Jazz and photography are probably my two favorite art forms so I was thrilled to receive as a Christmas gift a very cool book from my aunt and uncle: Jazz
by Jim Marshall, which is a collection of photographs of great jazz musicians including such giants as John Coltrane, Miles Davis, and Thelonius Monk often captured off-stage in moments when those icons of jazz music were mostly just being themselves, or in some cases, onstage in such a way that you can hear their music coming out of the image, such as with the breathtaking image of Monk that graces the cover or the image of Ray Charles silhouetted on a bass drum. The book has little text and is mostly just beautiful photography and captivating images of some of the most important and influential musicians taken between the 50s and the 80s.
As I enjoyed the book, I couldn't help but think about the Ansel Adams
exhibit that I had just seen a few days previously. Something that I read on the display card next to "Moonrise over Hernandez, New Mexico"
stuck in my mind. It mentioned that several prints had been made by Adams and there were variations in the way he had chosen to do it each time, bringing out certain nuances here, obscuring details there.
When I got home, I looked up the section of his book Examples: The Making of 40 Photographs
that details "Moonrise." Adams wrote, "The printed image has varied over the years; I have sought more intensity of light and richness of values as time goes on." This fascinated me since I always assumed that he just made one print and that was the image as it would be.
I've spent many hours in darkrooms trying to acheive an ideal print of some particular negative, but I usually threw away the prints that I didn't think were perfect (well, okay, as good as I could do) because it never occurred to me then to have different versions.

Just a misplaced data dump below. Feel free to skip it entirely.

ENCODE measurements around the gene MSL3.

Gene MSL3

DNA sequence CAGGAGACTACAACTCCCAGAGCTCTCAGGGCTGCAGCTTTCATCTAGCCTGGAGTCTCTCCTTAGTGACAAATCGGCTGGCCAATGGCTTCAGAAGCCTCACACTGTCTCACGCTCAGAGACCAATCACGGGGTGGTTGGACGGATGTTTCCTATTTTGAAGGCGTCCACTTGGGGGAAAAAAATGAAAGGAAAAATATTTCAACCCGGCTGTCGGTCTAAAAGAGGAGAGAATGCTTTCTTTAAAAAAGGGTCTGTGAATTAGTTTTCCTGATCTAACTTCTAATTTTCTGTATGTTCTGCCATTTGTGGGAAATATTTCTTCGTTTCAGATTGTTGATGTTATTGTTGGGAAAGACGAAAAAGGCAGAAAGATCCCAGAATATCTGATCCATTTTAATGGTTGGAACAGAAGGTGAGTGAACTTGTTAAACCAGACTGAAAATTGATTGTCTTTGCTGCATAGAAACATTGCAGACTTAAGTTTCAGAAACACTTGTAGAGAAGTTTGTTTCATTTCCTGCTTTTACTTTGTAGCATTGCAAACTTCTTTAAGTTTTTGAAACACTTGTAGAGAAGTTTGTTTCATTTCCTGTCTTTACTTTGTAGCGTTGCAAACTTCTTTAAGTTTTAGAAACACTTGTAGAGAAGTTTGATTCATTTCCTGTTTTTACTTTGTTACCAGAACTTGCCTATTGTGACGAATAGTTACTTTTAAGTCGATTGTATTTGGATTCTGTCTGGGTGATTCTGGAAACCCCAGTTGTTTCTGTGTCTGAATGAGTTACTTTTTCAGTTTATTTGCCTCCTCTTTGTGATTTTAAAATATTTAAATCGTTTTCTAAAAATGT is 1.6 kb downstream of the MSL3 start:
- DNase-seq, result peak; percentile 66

Staring at the images in Marshall's book and thinking about the subject matter, I remembered an analogy between photography and music that Adams, who was a classically trained pianist, had made in which he said the negative was like the score and the printing was the performance. This approach to photography goes nicely with the improvisational nature of jazz.
A photographer may spend hours in the field or perhaps just seconds composing a particular image, essentially writing sheet music in light, but the work isn't finished until it's performed. The image is then performed in the darkroom and depending on the filters and settings and quality of the chemicals and paper, the photographer takes the initial composition and improvises with it to create something of the moment. A year later, the same negative and same photographer might produce a very different image. Or perhaps exactly the same one.
I really like this idea that there doesn't have to be one correct version, that there can be many, each existing momentarily like a saxophone solo that changes from night to night, each time sounding new and timely, but also part of something recognizable. And each of those slightly varying solos or images when taken as a whole might tell a fascinating story about the person who made them. It's this active, living-in-the-moment aspect of these two forms that I so enjoy and admire.
All of this makes Jazz
a great book for lovers of jazz or photography to get lost in while listening, perhaps, to Monk work the keys.Tagged: books, music, photography, reviews